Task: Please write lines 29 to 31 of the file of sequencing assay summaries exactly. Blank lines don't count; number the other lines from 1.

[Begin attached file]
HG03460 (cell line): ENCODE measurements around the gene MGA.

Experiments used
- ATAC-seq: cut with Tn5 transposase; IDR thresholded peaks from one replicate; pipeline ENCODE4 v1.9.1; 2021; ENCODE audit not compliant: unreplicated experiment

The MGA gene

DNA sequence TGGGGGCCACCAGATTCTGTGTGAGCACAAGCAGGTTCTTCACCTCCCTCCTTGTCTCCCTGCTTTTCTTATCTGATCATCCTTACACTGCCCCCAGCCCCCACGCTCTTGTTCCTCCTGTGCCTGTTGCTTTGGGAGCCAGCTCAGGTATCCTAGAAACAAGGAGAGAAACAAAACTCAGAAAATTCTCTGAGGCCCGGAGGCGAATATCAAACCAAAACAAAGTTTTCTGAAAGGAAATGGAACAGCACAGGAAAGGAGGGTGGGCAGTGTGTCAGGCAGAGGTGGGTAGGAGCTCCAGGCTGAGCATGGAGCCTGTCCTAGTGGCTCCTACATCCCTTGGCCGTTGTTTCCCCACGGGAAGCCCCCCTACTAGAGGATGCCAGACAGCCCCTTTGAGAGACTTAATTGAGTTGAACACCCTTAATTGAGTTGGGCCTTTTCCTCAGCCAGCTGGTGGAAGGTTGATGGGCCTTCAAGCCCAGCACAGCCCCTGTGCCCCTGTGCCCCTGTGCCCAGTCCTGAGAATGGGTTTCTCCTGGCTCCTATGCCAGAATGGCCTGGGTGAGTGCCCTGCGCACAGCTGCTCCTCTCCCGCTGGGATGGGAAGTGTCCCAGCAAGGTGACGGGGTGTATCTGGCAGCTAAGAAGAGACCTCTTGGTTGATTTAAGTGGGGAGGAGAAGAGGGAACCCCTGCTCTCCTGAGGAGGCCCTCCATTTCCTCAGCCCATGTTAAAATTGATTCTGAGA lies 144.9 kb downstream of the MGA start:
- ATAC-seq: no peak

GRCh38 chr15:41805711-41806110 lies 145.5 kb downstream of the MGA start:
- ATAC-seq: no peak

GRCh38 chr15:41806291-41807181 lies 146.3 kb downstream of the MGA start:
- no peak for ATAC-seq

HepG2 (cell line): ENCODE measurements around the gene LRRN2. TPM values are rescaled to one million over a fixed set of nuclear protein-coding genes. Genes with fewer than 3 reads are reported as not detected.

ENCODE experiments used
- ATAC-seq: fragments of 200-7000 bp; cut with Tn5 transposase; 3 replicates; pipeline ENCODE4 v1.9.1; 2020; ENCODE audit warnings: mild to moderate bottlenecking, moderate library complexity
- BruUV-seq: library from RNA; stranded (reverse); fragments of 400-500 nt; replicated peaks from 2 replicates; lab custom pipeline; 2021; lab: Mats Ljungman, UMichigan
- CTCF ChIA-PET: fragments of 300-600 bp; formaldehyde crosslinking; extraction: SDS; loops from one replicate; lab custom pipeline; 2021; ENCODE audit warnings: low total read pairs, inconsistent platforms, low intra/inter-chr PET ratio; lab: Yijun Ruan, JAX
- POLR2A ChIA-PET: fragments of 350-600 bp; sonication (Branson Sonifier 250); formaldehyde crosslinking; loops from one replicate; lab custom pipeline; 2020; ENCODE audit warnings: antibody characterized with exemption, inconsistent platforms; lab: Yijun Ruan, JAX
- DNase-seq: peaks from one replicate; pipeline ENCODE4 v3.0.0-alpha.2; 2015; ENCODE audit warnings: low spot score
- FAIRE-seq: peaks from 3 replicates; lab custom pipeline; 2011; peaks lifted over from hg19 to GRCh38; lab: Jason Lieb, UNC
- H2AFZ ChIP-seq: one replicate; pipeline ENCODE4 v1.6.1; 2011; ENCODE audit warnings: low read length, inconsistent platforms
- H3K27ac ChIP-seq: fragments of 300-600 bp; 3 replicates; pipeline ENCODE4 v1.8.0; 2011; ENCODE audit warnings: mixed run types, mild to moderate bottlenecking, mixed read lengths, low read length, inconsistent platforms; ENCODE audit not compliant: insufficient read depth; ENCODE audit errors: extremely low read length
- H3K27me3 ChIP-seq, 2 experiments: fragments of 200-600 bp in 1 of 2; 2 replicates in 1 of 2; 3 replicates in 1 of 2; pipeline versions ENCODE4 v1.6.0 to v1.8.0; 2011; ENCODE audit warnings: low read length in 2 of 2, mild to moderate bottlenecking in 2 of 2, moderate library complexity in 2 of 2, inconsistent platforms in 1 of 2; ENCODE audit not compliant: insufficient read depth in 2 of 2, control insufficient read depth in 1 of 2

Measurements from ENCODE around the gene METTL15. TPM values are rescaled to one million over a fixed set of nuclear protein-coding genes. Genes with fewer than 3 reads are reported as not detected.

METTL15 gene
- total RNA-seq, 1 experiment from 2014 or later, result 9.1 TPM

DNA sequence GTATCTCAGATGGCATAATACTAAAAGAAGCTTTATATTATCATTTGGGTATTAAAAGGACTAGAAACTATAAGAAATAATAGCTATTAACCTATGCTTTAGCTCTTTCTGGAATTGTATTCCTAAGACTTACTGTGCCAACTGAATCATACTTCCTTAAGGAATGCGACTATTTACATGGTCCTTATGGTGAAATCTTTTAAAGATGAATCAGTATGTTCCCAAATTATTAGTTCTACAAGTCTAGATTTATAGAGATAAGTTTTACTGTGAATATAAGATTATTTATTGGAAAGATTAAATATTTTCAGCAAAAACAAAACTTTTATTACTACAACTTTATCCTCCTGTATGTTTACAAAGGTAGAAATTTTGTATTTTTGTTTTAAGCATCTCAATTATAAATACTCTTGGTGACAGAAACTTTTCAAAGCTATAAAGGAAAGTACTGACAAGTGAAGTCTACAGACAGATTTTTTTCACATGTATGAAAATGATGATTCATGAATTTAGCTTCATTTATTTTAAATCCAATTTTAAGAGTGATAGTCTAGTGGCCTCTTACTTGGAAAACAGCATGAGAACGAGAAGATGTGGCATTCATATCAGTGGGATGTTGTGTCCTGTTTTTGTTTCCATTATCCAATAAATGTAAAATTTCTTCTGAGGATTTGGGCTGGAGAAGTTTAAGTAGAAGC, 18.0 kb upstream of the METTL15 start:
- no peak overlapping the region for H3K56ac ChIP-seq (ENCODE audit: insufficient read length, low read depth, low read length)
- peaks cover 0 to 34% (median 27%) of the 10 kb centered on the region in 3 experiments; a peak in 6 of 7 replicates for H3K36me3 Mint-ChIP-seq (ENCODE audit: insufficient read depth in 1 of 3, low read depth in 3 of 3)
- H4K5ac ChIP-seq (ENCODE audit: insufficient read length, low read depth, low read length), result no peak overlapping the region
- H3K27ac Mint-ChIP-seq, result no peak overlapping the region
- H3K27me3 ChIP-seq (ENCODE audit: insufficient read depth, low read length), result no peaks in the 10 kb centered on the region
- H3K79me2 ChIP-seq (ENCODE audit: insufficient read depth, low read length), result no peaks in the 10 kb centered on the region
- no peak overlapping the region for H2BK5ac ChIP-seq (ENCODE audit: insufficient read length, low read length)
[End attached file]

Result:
- H3K27ac Mint-ChIP-seq, result no peak overlapping the region
- H3K27me3 ChIP-seq (ENCODE audit: insufficient read depth, low read length), result no peaks in the 10 kb centered on the region
- H3K79me2 ChIP-seq (ENCODE audit: insufficient read depth, low read length), result no peaks in the 10 kb centered on the region